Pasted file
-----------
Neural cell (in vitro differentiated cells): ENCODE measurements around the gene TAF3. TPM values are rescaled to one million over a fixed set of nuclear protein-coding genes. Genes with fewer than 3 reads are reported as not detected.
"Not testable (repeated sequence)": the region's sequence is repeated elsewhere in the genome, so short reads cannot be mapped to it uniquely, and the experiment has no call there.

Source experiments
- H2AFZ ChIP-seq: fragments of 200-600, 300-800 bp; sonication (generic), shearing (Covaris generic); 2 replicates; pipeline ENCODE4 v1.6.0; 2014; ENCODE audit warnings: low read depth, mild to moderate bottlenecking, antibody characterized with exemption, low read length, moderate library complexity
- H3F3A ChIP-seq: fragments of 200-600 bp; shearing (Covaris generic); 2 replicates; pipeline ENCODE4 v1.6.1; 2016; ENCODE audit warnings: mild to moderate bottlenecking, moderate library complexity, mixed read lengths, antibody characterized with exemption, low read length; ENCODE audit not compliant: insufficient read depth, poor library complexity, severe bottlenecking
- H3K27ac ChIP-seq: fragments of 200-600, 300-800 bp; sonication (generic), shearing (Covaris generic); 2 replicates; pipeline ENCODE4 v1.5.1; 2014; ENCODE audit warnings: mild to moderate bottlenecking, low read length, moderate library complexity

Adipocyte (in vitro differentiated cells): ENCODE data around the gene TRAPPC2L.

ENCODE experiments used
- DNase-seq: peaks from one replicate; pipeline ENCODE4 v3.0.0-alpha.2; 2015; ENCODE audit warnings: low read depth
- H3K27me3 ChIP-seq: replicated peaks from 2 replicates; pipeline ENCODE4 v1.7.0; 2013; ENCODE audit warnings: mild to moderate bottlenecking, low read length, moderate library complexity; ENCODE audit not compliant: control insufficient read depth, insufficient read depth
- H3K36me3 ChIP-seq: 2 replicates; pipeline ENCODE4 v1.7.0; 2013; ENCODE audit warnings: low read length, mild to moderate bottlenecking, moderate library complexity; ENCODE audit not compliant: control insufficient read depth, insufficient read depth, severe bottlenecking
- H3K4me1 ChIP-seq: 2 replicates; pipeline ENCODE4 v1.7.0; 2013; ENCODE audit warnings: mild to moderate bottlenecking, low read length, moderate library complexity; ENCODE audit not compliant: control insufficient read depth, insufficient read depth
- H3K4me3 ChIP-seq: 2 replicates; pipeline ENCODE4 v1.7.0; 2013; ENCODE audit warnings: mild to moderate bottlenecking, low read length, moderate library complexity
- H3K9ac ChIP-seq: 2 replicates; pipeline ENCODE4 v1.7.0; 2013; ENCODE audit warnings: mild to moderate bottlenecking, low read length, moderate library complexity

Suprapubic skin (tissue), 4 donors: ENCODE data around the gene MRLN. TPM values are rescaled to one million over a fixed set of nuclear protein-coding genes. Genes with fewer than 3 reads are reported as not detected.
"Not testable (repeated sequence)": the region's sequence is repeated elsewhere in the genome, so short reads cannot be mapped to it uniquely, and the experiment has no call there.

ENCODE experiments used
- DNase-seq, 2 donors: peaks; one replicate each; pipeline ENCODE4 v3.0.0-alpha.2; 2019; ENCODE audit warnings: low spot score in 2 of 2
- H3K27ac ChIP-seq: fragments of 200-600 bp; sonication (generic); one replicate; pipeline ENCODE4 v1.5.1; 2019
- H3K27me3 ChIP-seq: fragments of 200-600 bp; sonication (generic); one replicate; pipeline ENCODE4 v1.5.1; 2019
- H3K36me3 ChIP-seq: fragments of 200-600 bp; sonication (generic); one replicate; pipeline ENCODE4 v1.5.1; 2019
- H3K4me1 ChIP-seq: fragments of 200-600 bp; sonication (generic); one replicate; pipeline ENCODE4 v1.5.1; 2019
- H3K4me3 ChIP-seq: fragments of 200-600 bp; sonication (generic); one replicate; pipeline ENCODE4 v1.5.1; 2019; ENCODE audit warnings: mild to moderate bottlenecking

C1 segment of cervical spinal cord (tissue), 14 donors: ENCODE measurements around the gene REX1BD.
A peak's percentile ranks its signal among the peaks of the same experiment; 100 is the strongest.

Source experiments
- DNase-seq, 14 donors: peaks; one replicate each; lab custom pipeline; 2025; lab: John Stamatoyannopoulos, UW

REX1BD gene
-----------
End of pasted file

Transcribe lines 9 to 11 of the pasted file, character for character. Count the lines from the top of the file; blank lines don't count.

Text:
- DNase-seq: peaks from one replicate; pipeline ENCODE4 v3.0.0-alpha.2; 2015; ENCODE audit warnings: low read depth
- H3K27me3 ChIP-seq: replicated peaks from 2 replicates; pipeline ENCODE4 v1.7.0; 2013; ENCODE audit warnings: mild to moderate bottlenecking, low read length, moderate library complexity; ENCODE audit not compliant: control insufficient read depth, insufficient read depth
- H3K36me3 ChIP-seq: 2 replicates; pipeline ENCODE4 v1.7.0; 2013; ENCODE audit warnings: low read length, mild to moderate bottlenecking, moderate library complexity; ENCODE audit not compliant: control insufficient read depth, insufficient read depth, severe bottlenecking